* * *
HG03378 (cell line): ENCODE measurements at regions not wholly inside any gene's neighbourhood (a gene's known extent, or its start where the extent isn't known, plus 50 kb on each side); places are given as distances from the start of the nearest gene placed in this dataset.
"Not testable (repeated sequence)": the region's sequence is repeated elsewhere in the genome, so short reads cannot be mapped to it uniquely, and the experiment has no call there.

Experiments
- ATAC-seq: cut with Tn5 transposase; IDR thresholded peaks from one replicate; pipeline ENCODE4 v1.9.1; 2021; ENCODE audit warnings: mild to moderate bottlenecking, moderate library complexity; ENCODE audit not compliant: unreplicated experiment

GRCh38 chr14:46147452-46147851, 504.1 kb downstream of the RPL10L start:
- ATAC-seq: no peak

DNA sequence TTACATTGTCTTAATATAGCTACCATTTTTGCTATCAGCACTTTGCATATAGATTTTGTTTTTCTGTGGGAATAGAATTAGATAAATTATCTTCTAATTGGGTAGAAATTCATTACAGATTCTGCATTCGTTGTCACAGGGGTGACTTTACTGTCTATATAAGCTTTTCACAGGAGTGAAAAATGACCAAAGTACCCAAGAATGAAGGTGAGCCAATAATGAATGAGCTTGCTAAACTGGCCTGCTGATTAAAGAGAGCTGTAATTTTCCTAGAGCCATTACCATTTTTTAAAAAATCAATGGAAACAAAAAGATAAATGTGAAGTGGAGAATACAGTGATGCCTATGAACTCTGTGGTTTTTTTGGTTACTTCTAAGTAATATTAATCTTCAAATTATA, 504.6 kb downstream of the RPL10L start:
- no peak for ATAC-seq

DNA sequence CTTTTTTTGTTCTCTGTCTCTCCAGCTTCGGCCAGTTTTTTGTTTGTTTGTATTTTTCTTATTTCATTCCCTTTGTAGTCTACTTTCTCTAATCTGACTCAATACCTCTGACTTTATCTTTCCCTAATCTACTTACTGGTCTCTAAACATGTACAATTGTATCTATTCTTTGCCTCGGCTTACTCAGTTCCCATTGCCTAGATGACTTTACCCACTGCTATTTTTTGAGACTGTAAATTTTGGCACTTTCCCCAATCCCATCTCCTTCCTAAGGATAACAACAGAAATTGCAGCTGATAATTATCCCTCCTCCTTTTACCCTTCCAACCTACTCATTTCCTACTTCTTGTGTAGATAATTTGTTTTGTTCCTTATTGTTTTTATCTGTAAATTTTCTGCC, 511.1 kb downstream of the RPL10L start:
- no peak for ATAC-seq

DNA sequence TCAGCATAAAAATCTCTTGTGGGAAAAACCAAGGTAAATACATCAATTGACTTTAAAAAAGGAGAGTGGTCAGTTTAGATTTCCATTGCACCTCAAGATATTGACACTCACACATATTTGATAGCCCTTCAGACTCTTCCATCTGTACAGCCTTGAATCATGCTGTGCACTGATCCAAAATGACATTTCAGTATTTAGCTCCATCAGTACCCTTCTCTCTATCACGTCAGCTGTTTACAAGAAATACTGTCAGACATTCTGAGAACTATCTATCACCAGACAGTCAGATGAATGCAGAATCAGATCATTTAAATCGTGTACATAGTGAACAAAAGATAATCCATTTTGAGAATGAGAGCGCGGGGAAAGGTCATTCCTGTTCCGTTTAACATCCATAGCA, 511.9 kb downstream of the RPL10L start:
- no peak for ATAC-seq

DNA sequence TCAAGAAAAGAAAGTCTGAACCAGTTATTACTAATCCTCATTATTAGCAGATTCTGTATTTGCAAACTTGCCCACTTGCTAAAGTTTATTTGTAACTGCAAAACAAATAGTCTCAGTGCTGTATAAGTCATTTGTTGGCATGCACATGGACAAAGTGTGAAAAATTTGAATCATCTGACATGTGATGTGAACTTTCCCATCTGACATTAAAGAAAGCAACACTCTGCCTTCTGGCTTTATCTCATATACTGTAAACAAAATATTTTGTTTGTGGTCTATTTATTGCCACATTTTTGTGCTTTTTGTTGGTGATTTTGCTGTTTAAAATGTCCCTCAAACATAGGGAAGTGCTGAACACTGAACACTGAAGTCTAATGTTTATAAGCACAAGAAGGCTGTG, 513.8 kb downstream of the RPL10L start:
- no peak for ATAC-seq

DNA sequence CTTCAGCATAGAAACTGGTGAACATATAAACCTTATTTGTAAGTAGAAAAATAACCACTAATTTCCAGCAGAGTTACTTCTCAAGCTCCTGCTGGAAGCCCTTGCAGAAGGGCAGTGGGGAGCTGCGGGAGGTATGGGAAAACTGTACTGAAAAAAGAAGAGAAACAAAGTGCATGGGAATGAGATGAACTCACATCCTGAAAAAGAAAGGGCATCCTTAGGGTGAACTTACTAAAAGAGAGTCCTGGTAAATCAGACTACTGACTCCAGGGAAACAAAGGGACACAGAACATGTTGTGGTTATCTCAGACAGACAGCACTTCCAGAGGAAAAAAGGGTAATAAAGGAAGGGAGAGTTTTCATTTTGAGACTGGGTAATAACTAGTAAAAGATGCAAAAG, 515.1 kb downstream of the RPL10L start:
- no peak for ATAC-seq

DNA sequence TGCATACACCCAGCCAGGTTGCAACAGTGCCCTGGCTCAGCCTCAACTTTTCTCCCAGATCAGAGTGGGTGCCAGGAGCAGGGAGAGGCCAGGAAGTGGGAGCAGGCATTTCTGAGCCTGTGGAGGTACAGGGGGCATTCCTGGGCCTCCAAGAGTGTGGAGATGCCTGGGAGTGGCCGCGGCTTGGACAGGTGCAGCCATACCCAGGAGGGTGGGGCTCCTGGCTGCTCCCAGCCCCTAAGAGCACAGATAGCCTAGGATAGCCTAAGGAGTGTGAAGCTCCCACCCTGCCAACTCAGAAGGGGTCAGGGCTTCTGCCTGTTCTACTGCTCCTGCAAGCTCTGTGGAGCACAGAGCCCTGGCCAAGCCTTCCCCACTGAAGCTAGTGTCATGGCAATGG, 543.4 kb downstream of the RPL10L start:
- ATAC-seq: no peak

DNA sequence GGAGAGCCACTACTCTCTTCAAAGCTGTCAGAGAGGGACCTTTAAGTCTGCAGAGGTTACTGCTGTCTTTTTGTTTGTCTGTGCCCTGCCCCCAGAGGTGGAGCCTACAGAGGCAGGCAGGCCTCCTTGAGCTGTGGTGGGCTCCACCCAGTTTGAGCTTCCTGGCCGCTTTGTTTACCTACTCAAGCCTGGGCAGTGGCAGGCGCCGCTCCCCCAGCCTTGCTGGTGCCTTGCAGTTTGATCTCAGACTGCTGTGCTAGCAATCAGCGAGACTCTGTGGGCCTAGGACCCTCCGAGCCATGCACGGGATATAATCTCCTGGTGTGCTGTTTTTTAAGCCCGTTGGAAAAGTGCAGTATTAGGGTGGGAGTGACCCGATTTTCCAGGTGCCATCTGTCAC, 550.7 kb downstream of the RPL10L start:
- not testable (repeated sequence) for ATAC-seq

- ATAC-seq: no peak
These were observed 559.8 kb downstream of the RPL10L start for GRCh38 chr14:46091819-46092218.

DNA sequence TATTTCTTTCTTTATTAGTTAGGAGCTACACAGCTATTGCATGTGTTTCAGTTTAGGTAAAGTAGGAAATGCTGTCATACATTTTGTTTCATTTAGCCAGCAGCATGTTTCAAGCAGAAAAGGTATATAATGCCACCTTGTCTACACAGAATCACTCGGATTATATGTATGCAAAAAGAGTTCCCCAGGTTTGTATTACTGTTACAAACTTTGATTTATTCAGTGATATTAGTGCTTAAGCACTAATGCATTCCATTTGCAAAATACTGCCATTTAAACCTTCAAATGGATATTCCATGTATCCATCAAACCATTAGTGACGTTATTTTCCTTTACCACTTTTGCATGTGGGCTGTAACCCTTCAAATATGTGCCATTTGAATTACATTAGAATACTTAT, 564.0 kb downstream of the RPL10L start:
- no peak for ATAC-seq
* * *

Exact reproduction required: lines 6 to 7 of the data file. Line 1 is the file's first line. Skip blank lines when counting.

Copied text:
- ATAC-seq: no peak

DNA sequence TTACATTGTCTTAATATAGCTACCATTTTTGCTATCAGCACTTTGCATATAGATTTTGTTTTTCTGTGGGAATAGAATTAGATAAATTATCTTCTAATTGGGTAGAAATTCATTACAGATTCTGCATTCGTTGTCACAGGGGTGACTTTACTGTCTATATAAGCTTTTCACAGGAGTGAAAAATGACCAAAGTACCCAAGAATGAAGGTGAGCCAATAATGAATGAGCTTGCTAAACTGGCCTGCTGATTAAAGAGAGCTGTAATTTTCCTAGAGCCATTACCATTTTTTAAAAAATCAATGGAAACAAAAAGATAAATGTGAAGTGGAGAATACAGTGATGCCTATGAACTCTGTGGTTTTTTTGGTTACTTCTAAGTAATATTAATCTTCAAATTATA, 504.6 kb downstream of the RPL10L start: